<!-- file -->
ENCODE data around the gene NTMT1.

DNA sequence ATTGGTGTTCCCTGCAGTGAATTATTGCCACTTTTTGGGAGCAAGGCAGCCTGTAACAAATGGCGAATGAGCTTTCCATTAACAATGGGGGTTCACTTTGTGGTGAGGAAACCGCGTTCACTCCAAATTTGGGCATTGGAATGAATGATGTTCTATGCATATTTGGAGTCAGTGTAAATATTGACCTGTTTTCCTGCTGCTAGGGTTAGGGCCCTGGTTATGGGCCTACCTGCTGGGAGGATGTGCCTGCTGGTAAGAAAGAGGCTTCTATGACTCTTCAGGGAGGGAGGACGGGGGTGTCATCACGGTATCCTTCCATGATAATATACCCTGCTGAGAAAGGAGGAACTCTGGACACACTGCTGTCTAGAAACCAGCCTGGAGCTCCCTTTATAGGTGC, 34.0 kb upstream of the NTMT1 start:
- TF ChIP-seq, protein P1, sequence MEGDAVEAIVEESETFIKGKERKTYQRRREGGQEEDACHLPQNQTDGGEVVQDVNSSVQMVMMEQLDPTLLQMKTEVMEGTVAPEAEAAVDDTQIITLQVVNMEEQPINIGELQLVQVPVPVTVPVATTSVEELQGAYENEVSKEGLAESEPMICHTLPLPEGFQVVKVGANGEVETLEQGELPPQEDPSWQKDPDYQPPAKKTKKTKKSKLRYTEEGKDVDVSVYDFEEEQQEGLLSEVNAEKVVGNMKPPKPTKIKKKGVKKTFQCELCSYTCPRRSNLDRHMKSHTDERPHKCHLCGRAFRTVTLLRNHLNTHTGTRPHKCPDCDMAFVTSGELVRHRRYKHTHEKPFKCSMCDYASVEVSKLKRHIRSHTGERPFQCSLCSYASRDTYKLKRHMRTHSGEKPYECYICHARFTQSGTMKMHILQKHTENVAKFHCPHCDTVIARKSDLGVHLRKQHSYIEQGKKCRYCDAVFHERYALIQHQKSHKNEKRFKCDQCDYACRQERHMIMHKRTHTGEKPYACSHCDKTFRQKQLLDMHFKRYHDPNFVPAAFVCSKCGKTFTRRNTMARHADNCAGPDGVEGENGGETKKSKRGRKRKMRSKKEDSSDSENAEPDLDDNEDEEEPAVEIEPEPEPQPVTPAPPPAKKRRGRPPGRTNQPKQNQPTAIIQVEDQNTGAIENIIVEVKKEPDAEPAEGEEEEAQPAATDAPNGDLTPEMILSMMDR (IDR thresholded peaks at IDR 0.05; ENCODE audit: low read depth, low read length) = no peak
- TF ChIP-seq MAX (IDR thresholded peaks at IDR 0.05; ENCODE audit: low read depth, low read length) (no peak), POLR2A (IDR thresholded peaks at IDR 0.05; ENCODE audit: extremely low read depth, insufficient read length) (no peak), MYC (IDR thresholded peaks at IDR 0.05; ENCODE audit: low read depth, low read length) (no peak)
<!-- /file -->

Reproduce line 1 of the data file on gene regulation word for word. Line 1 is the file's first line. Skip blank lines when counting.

ENCODE data around the gene NTMT1.